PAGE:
It's yet another unbearable day of the heat and humidity wave across the New York City region, and we're at the point where your phone is blowing up with loud alerts—like the one the city blasted out to New Yorkers just after 4:15 p.m.—asking people to conserve energy. The emergency alert read: "NYC is urging all households and businesses to immediately limit energy usage to prevent power outages as the intense heat continues. Please avoid the use of energy-intensive appliances such as washers, dryers, and microwaves. Limit unnecessary use of air conditioning."
Earlier today Con Edison asked customers to conserve energy and report outages online or by calling 800-75-CONED. There are currently over 2,400 customers who have lost power, according to the utility's outage map, mostly in Brooklyn and Queens.
The National Weather Service says that the June 30th weather record has been broken at LaGuardia Airport (which hit 98 degrees) and Newark (101 degrees!).
The combination of heat and humidity are causing the heat index to increase to concerning levels. The NWS explains that the heat index, which is also known as "apparent temperature," is "what the temperature feels like to the human body when relative humidity is combined with the air temperature."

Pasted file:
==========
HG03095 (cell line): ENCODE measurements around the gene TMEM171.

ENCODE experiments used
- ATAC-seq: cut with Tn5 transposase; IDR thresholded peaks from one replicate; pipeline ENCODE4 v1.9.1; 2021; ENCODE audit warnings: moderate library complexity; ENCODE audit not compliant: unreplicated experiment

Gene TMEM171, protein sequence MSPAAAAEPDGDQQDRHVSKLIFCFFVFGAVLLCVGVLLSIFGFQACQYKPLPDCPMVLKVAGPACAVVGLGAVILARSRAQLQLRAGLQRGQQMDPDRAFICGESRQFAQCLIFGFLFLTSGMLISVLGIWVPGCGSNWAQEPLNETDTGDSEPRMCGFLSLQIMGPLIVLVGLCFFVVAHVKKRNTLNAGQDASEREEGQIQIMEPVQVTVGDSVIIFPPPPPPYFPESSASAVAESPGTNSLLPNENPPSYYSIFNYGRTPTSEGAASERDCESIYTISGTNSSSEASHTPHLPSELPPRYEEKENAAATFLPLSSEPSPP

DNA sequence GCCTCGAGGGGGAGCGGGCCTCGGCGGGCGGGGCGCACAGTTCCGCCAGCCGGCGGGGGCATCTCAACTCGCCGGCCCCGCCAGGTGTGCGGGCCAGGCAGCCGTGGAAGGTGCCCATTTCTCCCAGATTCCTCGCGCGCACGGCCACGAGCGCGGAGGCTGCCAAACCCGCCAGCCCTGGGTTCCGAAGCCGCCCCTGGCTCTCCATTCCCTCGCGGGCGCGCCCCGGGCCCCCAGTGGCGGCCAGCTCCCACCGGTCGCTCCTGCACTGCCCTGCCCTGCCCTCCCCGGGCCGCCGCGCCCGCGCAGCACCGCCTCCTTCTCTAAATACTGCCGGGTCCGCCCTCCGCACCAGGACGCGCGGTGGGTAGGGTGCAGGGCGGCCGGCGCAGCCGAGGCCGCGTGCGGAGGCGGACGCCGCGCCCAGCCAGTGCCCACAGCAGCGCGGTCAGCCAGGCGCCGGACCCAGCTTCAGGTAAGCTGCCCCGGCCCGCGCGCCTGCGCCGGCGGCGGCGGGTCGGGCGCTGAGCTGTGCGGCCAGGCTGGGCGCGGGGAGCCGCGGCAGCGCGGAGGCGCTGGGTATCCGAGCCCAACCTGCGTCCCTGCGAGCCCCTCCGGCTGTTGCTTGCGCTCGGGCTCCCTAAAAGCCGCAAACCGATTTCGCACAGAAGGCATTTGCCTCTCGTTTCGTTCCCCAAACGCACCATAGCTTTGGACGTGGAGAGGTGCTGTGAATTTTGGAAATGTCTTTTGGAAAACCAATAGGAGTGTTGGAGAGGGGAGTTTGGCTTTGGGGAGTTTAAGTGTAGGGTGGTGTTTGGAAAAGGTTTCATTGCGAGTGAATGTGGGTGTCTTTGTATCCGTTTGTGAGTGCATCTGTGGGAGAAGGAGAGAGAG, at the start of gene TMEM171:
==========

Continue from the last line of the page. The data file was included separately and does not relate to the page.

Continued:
This has important considerations for the human body's comfort. When the body gets too hot, it begins to perspire or sweat to cool itself off. If the perspiration is not able to evaporate, the body cannot regulate its temperature. Evaporation is a cooling process. When perspiration is evaporated off the body, it effectively reduces the body's temperature. When the atmospheric moisture content (i.e. relative humidity) is high, the rate of evaporation from the body decreases. In other words, the human body feels warmer in humid conditions.
During a press briefing this morning, Mayor Bill de Blasio also called on New Yorkers to reduce their energy usage.
"We do not want to see things go from bad to worse," he said. "We've already seen some localized power outages. We do not want to see it get worse. This is a really big strain placed on our electric system for this level of heat for this amount of days."
According to de Blasio, Con Edison believed some demand issues were "just a localized challenge in a few neighborhoods" (last night, Con Ed asked customers in Western Queens and on the Upper West Side to reduce their energy consumption) but since "they've come to the conclusion it's a bigger challenge just because of the intensity of the heat and, again, the cumulative impact of four days in a row, which is not typical."
De Blasio said that, for now, Con Ed's "equipment is holding well... but we need people to take action now, we do not want to press the limit of the system."
In 2019, Con Ed came under scrutiny once again after a series of blackouts — and by the end of July, Governor Andrew Cuomo said: “I can’t trust them at this point.”
Additional reporting by Chloe Li